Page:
In Pakistan, we also have the problem of non-registered medicines. India has slightly better medicines that are imported illegally into Pakistan. The smugglers, however, treat them with negligence and expose them for example to sunlight and heat, which is normally not allowed. These medicines are not fake, but they are often damaged and can make the patients even more ill.

In my region of Qabailistan, close to Afghanistan, many Afghans come to the doctor and insist on getting medicines for 6 months or a year at once. Many people also prefer doctors who prescribe a lot of medicines and those doctors behave as if they were specialized in everything. Some even use preprinted prescriptions. They do not even examine the patient and get well paid in private clinics.

According to a BBC documentary, no doctor in Pakistan prescribes medicines according to the standards.

Is the government doing anything about that?

Only partly, for example by providing 'health cards' that allow people to go to certain hospitals, but this is not really helpful. One weakness is that the penalties for the drug mafia are minimal, even though they commit serious crimes! They should be punished as drug criminals. That is the difference between a developed and a developing country: in the latter, you cannot rely on the state. Taxpayers’ money goes to corrupt people. If the state doesn’t intervene, there can be no progress.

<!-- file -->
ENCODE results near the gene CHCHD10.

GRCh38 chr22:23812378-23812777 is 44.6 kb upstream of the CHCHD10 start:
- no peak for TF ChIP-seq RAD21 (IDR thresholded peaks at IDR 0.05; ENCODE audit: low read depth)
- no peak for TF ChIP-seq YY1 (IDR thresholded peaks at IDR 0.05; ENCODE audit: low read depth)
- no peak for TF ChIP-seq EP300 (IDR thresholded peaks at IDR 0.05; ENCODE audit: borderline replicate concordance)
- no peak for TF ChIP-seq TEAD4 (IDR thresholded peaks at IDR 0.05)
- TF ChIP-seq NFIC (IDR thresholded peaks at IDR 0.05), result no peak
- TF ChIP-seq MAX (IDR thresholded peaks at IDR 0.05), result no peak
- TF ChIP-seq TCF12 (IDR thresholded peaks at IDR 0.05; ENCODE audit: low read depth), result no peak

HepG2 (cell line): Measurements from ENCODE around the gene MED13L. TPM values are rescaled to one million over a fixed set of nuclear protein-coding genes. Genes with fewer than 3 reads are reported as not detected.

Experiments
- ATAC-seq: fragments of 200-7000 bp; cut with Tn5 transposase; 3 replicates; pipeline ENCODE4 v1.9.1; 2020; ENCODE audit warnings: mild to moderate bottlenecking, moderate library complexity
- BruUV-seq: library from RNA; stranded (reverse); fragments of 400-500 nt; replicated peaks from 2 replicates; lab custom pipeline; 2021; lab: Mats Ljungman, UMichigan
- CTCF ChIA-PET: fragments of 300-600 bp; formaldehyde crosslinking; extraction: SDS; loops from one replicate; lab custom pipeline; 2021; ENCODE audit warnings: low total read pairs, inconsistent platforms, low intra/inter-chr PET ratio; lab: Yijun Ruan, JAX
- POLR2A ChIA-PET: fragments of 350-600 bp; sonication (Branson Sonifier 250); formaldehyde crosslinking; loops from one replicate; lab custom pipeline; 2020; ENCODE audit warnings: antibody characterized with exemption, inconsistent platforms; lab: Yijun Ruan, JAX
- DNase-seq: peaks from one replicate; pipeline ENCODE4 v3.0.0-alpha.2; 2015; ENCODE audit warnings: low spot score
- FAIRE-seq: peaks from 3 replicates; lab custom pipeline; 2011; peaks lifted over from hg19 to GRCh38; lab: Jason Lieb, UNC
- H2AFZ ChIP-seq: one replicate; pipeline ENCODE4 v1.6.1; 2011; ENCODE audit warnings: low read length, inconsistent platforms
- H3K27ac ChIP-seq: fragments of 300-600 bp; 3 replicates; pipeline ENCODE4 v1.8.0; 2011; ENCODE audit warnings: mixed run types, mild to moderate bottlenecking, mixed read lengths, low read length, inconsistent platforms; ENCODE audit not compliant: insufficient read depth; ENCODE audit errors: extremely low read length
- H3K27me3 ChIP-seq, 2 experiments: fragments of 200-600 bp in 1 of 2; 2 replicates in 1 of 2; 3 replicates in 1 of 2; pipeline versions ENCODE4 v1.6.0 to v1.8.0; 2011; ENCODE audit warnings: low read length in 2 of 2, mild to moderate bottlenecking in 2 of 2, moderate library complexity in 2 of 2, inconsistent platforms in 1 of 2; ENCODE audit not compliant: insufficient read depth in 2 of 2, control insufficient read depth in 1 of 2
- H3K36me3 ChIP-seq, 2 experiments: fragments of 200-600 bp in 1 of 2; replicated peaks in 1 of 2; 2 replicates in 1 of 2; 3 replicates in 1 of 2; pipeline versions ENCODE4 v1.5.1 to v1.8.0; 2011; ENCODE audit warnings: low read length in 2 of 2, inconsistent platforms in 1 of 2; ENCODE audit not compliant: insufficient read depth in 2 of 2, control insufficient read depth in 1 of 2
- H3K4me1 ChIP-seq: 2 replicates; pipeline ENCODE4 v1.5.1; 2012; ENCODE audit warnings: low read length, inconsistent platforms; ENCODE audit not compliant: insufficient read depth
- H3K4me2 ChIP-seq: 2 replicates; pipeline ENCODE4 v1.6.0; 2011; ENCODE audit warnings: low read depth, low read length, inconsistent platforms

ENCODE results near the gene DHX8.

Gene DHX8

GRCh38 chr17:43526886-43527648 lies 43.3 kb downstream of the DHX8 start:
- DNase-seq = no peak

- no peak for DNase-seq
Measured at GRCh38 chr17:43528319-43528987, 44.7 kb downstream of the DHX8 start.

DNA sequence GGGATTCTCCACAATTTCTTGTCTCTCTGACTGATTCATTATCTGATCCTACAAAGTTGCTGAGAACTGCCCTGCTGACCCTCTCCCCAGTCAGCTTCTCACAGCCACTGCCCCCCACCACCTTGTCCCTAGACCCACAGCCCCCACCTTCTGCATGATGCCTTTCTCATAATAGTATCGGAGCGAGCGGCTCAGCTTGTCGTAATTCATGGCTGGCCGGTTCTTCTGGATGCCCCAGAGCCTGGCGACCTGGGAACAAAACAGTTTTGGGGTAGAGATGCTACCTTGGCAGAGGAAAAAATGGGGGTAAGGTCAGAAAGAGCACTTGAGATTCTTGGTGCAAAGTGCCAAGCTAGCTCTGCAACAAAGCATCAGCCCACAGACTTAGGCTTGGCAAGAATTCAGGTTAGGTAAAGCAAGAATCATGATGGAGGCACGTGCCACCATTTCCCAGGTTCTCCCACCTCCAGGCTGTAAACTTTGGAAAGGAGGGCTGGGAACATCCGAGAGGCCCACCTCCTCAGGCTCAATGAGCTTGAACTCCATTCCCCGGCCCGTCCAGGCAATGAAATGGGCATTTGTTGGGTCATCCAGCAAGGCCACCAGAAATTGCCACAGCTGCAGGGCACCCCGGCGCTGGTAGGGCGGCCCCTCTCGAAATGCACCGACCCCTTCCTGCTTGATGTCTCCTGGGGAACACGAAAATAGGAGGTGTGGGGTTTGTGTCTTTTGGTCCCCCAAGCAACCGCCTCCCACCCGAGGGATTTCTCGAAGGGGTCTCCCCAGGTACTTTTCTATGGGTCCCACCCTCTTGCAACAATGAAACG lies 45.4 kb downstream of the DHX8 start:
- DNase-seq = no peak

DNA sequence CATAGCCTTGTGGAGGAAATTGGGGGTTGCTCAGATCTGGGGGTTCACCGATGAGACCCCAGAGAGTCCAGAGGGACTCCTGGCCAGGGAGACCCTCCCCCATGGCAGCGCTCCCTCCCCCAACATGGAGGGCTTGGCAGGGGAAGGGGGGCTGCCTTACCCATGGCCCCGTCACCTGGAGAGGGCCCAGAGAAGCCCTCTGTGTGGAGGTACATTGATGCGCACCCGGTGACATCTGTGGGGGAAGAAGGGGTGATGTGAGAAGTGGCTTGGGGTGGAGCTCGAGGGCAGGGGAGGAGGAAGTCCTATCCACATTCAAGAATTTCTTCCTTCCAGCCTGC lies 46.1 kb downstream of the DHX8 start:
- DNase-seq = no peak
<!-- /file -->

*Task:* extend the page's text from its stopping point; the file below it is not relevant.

Is the situation in Africa comparable to that in the rest of Asia?

It is certainly a common problem for the whole of southern Asia.  The countries concerned have a large population, highly corrupt governments and medical inspectors who accept bribes from the mafia.

Actually, this is a theme for all developing countries, with a large majority of the population (60 to 90 percent) falling victim to these practices. The best proof: the wealthy citizens do not trust their own healthcare system. They travel to London, the US or Europe for medical care.

What is the World Health Organisation (WHO) doing?

They formulate recommendations, but ultimately action is needed at the level of each individual state. They are the first players. However, the WHO can push the countries. If a country with nuclear weapons can be isolated internationally, why is it not possible for a country with a lamentable healthcare system? Maternal mortality or complications during childbirth, people who die from cancer due to a lack of treatment, dilapidated hospitals, ... These are definitely serious problems that you cannot leave in the hands of corrupt governments, can you?